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Ambien Fact Sheet

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Medication Name (brand): 
Ambien
Medication Name (clinical): 
zolpidem
Manufacturer: 

Sanofi-Aventis; Ambien is available in generic form (patent expired in 2006); Ambien CR’s market exclusivity expires in 2009 (see “Ambien CR Fact Sheet”).

Indications: 

Indicated for both sleep initiation and sleep maintenance.

Mechanism: 

A so-called “non-benzodiazepine” in the chemical category called “imidazopyridines.” Binds to the GABA-benzodiazepine receptor complex, like benzodiazepines, but is more selective for the omega-1 receptor subtype than are BZs.

Dosing: 
  • Supplied as 5 mg pink and 10 mg white tablets (breakable).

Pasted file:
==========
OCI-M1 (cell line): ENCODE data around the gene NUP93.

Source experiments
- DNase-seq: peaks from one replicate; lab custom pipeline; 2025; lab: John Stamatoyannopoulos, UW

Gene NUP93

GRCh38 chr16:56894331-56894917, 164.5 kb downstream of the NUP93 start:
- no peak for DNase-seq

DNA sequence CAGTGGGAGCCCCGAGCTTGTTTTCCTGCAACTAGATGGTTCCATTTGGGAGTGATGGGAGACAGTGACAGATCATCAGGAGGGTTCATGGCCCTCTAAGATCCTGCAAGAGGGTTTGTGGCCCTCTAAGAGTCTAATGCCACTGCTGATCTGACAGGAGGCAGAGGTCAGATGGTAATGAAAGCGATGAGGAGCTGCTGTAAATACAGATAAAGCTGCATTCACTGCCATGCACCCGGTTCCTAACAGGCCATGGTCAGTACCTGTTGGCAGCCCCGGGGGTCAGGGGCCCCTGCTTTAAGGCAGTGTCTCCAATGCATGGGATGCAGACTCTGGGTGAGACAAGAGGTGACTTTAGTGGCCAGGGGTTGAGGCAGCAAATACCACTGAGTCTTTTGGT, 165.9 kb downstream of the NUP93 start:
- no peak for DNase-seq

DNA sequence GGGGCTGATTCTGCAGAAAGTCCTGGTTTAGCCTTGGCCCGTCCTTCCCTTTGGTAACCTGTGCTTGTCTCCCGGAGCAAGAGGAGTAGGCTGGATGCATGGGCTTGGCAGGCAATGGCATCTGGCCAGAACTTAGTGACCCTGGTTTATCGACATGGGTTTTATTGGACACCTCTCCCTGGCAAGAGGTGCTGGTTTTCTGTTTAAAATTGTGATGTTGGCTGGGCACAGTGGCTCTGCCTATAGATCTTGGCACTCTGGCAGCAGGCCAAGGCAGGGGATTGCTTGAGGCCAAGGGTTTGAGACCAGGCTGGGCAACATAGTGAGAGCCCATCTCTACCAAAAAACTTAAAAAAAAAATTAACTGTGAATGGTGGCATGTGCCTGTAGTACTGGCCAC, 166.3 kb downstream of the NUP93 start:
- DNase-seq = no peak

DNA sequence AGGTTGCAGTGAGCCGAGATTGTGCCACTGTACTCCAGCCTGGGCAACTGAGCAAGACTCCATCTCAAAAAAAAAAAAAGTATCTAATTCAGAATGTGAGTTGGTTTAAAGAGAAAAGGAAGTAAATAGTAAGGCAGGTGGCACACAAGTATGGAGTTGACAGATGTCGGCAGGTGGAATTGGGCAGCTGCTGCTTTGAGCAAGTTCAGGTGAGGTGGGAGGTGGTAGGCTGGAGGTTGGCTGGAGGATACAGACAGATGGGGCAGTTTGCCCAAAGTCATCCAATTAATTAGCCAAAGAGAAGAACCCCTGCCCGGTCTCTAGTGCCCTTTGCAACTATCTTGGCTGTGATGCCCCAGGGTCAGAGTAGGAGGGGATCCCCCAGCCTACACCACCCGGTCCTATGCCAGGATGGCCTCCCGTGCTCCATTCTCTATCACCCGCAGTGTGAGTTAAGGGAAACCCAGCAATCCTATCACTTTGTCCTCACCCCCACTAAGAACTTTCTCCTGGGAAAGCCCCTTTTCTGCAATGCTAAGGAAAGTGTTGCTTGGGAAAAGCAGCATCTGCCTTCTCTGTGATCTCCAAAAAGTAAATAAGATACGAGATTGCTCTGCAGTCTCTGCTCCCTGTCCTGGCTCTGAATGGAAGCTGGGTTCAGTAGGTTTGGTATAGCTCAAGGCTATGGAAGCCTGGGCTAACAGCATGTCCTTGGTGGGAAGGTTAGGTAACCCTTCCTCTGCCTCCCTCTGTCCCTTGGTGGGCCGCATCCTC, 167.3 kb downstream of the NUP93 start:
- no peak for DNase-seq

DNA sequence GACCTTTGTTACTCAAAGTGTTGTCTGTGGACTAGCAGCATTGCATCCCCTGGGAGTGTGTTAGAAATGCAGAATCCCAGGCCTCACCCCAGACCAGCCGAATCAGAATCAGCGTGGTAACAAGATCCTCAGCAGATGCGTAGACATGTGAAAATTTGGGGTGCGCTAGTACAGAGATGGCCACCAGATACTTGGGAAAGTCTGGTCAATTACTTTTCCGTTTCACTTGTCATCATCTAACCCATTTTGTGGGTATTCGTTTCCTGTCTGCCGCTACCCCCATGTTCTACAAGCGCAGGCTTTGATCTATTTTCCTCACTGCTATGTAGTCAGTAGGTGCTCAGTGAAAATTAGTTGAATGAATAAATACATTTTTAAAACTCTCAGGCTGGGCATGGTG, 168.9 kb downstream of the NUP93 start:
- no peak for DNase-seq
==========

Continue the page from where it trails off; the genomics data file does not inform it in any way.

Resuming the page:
• Start at 5 mg QHS for elderly, 10 mg QHS otherwise. PDR lists maximum dose of 10 mg, but in practice many patients require and tolerate 20 mg QHS dosing.

Side Effects: 
  • Most common: drowsiness and dizziness.

  • Does not alter normal sleep stages.
  • Anecdotal: uncommonly, can cause black outs (loss of memory of activities) soon after ingested if the patient does not go right to sleep.
  • Classified as a Schedule IV drug, but abuse potential is likely somewhat less than BZs.
  • Pregnancy Category C

Drug-drug Interactions: 
  • Additive effect when combined with alcohol and other drugs or medications that have sedative effects.

  • Zoloft appears to increase Ambien concentrations by about 40%.

Pharmokinetics: 
  • Half life is 2.5 hours; duration of action about 10 hours.

  • Metabolized in the liver.
  • Works more slowly if taken after eating.
  • Cut dose in half in hepatic insufficiency. No adjustments needed in renal impairment.

Pearls: 

Good, solid sleeping pill for both sleep initiation and sleep maintenance. Generally just as effective as Ambien CR, but much cheaper because it is generic.

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